3. Test various aspects of the email. Send one with the subject line alone. Send another with only the body copy.

Sather also advised using third-party tools that provide intelligence on problematic keywords and can help automate the testing process.

Tactic #5. Protect your brand from phishing

"A lot of people don’t think about brand management when they’re sending out email," Sather stated.

He explained that if a cybercriminal hijacks a domain and brand name to execute a phishing attack, those bogus emails can do tremendous damage to a company brand. At the very least, it can make recipients more likely to avoid mail from those brands and domains.

Sather advises combating this in two ways:
  • Various authentication methods can ensure the receiving email server "knows" the domain or IP address is correct. He added that the sending domain can also include a cryptographic key that has to be authenticated by the receiver.

  • Domain-based message authentication (DMARC) is a policy published within a domain that lets email recipients know how to handle incoming mail from that domain. An example is instructing receiving servers to block any mail that fails authentication. A phishing attack that hijacks a particular brand would fail authentication and never make it to the inbox.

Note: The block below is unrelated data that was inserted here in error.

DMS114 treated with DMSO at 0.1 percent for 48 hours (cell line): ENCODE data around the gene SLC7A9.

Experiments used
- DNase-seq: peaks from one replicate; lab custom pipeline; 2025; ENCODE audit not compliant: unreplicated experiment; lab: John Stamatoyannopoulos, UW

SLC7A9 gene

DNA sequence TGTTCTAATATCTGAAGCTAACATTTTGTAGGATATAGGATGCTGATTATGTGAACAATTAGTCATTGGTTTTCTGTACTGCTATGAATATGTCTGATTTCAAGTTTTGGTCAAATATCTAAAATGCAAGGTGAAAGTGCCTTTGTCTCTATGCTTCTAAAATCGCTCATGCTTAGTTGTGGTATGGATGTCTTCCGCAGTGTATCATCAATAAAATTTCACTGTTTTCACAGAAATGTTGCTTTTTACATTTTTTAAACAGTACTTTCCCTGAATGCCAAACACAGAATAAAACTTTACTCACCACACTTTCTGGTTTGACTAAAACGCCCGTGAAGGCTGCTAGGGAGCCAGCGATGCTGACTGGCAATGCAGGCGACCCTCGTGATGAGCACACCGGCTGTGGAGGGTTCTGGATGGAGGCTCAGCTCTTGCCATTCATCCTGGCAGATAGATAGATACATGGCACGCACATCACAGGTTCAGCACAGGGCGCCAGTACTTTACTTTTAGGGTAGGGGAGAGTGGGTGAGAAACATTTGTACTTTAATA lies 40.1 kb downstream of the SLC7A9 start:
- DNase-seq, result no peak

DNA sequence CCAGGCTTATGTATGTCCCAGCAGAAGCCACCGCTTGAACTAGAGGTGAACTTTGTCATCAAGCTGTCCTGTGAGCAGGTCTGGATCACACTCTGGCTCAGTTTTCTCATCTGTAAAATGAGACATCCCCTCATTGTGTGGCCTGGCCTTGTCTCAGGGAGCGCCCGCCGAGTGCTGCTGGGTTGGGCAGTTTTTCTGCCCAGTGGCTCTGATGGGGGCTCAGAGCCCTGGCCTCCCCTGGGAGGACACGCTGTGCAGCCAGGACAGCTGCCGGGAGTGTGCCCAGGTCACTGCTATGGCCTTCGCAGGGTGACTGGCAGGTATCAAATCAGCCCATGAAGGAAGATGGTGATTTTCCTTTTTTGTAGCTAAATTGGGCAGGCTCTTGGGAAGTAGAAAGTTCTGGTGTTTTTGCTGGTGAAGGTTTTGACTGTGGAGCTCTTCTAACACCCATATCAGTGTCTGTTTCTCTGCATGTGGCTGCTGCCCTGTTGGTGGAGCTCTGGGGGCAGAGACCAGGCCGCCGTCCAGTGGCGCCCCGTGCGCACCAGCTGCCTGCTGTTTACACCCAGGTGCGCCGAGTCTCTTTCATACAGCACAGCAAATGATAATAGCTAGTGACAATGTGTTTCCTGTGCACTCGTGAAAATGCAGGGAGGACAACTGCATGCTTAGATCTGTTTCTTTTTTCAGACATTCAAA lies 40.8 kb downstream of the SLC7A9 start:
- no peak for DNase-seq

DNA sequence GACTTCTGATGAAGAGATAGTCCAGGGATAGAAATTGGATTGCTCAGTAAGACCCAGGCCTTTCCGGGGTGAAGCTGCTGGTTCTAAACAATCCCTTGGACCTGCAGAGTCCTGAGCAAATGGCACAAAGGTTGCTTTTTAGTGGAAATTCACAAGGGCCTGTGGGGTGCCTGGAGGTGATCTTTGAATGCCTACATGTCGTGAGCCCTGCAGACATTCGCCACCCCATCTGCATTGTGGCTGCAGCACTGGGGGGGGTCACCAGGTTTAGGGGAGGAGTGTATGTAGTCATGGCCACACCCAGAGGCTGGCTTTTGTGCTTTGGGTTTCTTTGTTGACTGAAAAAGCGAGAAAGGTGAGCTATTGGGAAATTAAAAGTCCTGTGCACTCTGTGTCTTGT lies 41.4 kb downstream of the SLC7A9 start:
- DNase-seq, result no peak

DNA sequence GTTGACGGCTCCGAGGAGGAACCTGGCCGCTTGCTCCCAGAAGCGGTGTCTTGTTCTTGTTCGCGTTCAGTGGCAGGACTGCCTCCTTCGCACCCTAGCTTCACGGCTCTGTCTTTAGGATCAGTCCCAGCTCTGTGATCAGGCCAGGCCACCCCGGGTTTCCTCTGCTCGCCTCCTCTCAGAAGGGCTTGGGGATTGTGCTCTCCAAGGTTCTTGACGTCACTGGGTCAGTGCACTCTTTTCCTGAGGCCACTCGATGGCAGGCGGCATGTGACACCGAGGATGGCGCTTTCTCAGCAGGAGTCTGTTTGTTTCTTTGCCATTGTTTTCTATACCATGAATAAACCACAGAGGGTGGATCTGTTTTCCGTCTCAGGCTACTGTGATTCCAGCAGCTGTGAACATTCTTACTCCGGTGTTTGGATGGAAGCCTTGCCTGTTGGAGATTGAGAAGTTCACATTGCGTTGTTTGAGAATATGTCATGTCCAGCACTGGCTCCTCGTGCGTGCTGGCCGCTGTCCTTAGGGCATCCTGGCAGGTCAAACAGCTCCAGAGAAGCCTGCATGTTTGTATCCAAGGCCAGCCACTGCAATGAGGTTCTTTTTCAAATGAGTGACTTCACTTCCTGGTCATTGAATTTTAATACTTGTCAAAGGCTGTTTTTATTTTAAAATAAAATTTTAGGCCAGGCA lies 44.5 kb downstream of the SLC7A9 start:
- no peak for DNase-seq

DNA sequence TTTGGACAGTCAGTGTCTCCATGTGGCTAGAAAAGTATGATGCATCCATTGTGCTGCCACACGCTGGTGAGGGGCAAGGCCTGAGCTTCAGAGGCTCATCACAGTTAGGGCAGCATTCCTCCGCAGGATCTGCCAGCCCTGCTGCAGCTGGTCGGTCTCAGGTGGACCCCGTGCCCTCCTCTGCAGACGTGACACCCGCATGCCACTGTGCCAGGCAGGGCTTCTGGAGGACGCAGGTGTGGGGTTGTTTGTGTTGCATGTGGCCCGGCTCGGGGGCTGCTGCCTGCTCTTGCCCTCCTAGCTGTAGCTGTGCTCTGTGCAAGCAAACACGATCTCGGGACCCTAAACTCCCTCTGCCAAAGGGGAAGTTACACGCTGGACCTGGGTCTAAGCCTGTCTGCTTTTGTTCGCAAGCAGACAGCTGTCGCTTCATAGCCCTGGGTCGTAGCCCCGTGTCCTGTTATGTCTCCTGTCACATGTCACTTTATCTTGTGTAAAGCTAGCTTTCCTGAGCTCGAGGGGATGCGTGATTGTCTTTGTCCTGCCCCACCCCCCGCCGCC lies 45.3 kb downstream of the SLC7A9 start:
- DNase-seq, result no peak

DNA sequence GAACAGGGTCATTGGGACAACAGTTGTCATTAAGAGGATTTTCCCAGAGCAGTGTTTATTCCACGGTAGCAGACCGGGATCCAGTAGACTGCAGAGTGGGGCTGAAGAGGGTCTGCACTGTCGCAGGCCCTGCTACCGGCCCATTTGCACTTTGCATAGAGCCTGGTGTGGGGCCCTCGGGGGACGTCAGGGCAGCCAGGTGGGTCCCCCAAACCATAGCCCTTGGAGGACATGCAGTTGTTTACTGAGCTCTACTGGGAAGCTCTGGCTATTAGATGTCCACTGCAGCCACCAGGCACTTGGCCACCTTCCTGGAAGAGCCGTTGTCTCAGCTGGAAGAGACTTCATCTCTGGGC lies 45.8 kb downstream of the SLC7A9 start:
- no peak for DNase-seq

Sather explained that phishing can be a real problem because average open and clickthrough rates for phishing email are in line with that of legitimate email sends.

In sum, email marketers must do their due diligence.

"Email is the main driver, it’s the workhorse, of the marketing mix," Sather said. "It’s easy to do, which is obviously a strength. But it’s also a weakness because you can get very lazy and not focus on things you need to do to ensure that your email is getting delivered to the inbox."

Tom Sather will present this material at the upcoming MarketingSherpa B2B Summit, August 27-30 in Orlando.

Sources

Return Path

Sender Score – Return Path’s email reputation scoring tool

Return Path’s "The Global Email Deliverability Benchmark Report, 2H 2011"

Related Resources

Email Marketing: Your Deliverability Questions Answered

B2B Email Deliverability: 11% of B2B email is classified as spam, these 6 tactics will help

Email Deliverability: 5 tactics for 99% (or greater) delivery across millions of subscribers

Email Deliverability: Getting into Gmail’s ‘Priority Inbox’

Email Deliverability: Always test emails that link to third-party sites

Email Marketing: Improve deliverability by deleting subscribers?
See Also: